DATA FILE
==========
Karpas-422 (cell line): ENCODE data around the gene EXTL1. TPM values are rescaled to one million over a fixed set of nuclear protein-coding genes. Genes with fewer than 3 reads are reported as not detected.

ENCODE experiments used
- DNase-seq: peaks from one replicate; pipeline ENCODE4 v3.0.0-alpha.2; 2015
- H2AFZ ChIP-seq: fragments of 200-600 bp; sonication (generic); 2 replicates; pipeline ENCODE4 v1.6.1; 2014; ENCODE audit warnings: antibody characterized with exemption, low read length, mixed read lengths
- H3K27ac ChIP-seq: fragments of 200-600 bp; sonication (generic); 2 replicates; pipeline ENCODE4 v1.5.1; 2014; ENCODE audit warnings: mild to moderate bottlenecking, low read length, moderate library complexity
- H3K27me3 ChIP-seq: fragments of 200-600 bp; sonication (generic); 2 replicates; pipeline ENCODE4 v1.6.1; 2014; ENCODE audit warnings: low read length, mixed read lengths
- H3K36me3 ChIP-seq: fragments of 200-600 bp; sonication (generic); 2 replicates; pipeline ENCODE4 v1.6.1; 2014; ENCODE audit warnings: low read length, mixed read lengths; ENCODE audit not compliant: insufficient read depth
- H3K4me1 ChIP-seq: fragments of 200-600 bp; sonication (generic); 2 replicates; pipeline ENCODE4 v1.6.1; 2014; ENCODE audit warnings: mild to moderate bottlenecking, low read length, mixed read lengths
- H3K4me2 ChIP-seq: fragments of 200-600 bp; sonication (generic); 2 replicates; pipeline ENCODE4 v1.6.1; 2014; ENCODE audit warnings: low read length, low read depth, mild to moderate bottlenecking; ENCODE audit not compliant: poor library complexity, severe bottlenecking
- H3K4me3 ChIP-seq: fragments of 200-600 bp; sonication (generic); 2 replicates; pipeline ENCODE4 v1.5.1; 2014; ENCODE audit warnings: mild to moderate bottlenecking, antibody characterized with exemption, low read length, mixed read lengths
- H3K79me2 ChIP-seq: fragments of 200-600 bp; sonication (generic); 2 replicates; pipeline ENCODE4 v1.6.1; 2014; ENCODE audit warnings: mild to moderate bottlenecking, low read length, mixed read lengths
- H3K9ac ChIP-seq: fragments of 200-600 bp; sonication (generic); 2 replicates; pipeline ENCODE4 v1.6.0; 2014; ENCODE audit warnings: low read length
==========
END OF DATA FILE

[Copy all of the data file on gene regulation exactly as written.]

Karpas-422 (cell line): ENCODE data around the gene EXTL1. TPM values are rescaled to one million over a fixed set of nuclear protein-coding genes. Genes with fewer than 3 reads are reported as not detected.

ENCODE experiments used
- DNase-seq: peaks from one replicate; pipeline ENCODE4 v3.0.0-alpha.2; 2015
- H2AFZ ChIP-seq: fragments of 200-600 bp; sonication (generic); 2 replicates; pipeline ENCODE4 v1.6.1; 2014; ENCODE audit warnings: antibody characterized with exemption, low read length, mixed read lengths
- H3K27ac ChIP-seq: fragments of 200-600 bp; sonication (generic); 2 replicates; pipeline ENCODE4 v1.5.1; 2014; ENCODE audit warnings: mild to moderate bottlenecking, low read length, moderate library complexity
- H3K27me3 ChIP-seq: fragments of 200-600 bp; sonication (generic); 2 replicates; pipeline ENCODE4 v1.6.1; 2014; ENCODE audit warnings: low read length, mixed read lengths
- H3K36me3 ChIP-seq: fragments of 200-600 bp; sonication (generic); 2 replicates; pipeline ENCODE4 v1.6.1; 2014; ENCODE audit warnings: low read length, mixed read lengths; ENCODE audit not compliant: insufficient read depth
- H3K4me1 ChIP-seq: fragments of 200-600 bp; sonication (generic); 2 replicates; pipeline ENCODE4 v1.6.1; 2014; ENCODE audit warnings: mild to moderate bottlenecking, low read length, mixed read lengths
- H3K4me2 ChIP-seq: fragments of 200-600 bp; sonication (generic); 2 replicates; pipeline ENCODE4 v1.6.1; 2014; ENCODE audit warnings: low read length, low read depth, mild to moderate bottlenecking; ENCODE audit not compliant: poor library complexity, severe bottlenecking
- H3K4me3 ChIP-seq: fragments of 200-600 bp; sonication (generic); 2 replicates; pipeline ENCODE4 v1.5.1; 2014; ENCODE audit warnings: mild to moderate bottlenecking, antibody characterized with exemption, low read length, mixed read lengths
- H3K79me2 ChIP-seq: fragments of 200-600 bp; sonication (generic); 2 replicates; pipeline ENCODE4 v1.6.1; 2014; ENCODE audit warnings: mild to moderate bottlenecking, low read length, mixed read lengths
- H3K9ac ChIP-seq: fragments of 200-600 bp; sonication (generic); 2 replicates; pipeline ENCODE4 v1.6.0; 2014; ENCODE audit warnings: low read length